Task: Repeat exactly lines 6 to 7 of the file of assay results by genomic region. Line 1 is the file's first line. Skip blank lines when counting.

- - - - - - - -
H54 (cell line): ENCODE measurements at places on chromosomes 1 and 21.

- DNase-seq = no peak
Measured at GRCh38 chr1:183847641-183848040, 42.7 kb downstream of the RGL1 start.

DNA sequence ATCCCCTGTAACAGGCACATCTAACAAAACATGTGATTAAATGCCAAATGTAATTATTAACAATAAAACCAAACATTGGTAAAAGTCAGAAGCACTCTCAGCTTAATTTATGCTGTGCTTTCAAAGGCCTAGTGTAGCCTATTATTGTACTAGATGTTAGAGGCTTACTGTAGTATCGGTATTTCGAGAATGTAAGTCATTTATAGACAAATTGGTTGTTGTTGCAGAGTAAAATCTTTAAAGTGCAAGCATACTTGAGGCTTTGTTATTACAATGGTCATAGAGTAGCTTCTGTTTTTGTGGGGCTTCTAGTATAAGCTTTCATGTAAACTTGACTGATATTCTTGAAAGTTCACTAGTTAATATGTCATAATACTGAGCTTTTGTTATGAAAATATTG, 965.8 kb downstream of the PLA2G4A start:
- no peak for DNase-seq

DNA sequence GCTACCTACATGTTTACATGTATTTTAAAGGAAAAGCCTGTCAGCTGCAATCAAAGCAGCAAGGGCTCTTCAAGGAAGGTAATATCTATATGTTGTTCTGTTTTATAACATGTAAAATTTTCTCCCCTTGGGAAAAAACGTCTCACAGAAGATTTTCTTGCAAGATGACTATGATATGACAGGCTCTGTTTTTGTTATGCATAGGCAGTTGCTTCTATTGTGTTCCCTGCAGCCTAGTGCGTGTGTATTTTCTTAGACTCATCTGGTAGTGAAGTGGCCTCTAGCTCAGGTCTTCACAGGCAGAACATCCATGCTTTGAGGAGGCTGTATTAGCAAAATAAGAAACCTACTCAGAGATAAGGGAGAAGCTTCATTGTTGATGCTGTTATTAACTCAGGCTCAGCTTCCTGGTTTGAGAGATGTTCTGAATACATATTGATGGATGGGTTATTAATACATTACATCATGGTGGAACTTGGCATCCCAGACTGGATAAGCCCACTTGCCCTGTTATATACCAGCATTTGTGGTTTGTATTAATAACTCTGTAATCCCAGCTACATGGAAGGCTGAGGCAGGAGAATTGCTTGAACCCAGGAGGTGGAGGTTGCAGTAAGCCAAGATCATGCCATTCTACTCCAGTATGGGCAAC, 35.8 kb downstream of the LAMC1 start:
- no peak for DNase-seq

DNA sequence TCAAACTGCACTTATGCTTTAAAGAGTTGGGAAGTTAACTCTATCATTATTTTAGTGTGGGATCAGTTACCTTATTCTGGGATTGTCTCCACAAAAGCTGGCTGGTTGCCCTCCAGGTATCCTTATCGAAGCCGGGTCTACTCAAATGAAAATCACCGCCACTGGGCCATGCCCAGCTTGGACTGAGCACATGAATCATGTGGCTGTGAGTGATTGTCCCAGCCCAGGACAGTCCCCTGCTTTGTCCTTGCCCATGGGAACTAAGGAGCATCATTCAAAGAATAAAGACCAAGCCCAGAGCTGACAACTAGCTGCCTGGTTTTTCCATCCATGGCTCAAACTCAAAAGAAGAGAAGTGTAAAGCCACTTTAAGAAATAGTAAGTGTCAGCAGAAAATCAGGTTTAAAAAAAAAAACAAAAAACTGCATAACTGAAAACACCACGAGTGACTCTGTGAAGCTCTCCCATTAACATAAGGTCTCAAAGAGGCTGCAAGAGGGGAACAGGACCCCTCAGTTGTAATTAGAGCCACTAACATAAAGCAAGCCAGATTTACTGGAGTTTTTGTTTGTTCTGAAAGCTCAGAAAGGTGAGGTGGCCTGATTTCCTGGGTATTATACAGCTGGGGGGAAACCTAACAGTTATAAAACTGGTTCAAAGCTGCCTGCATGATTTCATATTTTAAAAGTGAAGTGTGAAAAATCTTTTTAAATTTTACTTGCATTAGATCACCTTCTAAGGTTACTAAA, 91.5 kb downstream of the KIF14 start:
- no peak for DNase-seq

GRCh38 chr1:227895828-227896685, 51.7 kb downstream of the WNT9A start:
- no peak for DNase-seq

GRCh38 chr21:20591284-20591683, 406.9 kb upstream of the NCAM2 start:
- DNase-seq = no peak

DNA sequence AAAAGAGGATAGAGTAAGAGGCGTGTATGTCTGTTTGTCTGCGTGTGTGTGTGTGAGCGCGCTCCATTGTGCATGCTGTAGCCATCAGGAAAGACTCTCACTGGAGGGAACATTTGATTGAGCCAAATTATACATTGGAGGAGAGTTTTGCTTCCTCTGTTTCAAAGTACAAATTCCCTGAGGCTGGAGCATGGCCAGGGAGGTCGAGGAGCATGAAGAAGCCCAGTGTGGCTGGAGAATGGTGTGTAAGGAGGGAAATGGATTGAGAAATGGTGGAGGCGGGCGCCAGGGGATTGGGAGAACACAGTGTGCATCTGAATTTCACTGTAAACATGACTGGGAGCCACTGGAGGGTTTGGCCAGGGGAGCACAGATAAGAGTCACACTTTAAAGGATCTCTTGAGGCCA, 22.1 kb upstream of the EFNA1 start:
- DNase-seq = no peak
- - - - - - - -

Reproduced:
DNA sequence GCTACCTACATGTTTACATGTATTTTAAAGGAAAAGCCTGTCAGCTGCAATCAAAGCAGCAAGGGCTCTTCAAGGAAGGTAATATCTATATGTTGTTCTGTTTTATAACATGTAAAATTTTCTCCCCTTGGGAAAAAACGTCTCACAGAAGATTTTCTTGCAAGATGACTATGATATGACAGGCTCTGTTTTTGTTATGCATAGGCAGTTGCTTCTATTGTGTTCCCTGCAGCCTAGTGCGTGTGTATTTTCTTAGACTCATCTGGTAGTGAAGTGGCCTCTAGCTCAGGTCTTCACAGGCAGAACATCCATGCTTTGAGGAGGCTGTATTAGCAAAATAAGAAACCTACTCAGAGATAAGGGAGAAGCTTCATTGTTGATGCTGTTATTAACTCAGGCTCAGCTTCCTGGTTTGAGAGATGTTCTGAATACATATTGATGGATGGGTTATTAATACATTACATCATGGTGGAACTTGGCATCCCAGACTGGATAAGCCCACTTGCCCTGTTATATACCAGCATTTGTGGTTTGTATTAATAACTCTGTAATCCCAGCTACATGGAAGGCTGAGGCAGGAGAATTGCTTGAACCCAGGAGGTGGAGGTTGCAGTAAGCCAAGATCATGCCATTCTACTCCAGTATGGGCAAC, 35.8 kb downstream of the LAMC1 start:
- no peak for DNase-seq